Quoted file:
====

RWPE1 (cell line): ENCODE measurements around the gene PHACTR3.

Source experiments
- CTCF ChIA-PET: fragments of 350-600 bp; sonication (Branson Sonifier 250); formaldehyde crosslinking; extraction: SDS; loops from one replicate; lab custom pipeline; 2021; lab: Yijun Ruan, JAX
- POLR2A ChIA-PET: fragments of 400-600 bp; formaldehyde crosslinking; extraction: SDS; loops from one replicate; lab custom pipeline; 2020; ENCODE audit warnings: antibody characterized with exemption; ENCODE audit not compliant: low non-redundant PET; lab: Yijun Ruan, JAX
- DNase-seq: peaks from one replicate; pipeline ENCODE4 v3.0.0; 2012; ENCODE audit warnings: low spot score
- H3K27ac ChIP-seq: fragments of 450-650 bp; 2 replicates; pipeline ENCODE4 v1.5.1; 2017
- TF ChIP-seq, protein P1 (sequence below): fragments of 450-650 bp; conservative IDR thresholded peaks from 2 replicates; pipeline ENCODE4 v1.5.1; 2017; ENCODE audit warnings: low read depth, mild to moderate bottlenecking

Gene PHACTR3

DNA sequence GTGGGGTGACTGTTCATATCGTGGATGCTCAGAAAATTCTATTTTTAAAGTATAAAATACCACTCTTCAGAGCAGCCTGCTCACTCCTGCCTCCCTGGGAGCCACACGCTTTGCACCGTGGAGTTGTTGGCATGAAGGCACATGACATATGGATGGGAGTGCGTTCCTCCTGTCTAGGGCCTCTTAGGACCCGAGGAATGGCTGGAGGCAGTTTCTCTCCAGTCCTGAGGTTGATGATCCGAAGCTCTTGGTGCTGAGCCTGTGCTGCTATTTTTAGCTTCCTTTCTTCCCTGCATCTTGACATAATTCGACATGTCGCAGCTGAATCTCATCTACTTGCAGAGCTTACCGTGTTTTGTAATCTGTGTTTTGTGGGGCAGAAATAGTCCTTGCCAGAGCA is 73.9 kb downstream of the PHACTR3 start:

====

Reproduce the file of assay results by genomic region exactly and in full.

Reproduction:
RWPE1 (cell line): ENCODE measurements around the gene PHACTR3.

Source experiments
- CTCF ChIA-PET: fragments of 350-600 bp; sonication (Branson Sonifier 250); formaldehyde crosslinking; extraction: SDS; loops from one replicate; lab custom pipeline; 2021; lab: Yijun Ruan, JAX
- POLR2A ChIA-PET: fragments of 400-600 bp; formaldehyde crosslinking; extraction: SDS; loops from one replicate; lab custom pipeline; 2020; ENCODE audit warnings: antibody characterized with exemption; ENCODE audit not compliant: low non-redundant PET; lab: Yijun Ruan, JAX
- DNase-seq: peaks from one replicate; pipeline ENCODE4 v3.0.0; 2012; ENCODE audit warnings: low spot score
- H3K27ac ChIP-seq: fragments of 450-650 bp; 2 replicates; pipeline ENCODE4 v1.5.1; 2017
- TF ChIP-seq, protein P1 (sequence below): fragments of 450-650 bp; conservative IDR thresholded peaks from 2 replicates; pipeline ENCODE4 v1.5.1; 2017; ENCODE audit warnings: low read depth, mild to moderate bottlenecking

Gene PHACTR3

DNA sequence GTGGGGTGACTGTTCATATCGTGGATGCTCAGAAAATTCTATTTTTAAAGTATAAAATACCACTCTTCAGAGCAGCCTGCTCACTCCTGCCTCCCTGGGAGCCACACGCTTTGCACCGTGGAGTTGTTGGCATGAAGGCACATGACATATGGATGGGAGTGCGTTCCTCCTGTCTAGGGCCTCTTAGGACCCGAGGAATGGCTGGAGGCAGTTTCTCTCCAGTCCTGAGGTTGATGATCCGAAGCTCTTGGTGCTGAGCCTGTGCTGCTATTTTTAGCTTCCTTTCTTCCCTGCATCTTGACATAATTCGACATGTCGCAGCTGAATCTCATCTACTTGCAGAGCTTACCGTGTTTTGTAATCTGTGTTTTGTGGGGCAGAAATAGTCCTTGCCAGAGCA is 73.9 kb downstream of the PHACTR3 start: